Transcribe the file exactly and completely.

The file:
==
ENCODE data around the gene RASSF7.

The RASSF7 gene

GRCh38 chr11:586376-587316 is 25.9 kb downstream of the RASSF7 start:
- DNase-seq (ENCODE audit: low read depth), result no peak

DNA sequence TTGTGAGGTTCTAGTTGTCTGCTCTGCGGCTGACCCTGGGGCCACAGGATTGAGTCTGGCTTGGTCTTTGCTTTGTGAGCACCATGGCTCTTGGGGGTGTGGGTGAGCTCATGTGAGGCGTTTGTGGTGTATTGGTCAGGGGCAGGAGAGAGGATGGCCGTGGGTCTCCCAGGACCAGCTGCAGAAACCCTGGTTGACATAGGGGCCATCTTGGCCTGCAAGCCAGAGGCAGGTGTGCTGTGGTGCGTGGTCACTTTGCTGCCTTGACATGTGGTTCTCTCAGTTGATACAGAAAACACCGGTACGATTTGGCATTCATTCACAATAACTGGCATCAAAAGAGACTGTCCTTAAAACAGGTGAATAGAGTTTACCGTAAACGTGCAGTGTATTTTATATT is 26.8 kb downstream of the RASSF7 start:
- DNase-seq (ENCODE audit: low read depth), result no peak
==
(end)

ENCODE data around the gene RASSF7.

The RASSF7 gene

GRCh38 chr11:586376-587316 is 25.9 kb downstream of the RASSF7 start:
- DNase-seq (ENCODE audit: low read depth), result no peak

DNA sequence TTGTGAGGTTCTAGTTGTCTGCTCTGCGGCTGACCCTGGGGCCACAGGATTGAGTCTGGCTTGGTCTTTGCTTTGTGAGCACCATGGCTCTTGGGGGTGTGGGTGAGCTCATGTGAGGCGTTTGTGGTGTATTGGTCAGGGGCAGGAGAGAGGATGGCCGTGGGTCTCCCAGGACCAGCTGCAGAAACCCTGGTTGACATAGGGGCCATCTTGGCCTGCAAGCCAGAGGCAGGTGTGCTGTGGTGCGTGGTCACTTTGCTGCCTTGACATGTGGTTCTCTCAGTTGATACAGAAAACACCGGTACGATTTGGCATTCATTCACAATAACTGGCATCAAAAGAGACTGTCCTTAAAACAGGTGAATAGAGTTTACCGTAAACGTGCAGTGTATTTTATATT is 26.8 kb downstream of the RASSF7 start:
- DNase-seq (ENCODE audit: low read depth), result no peak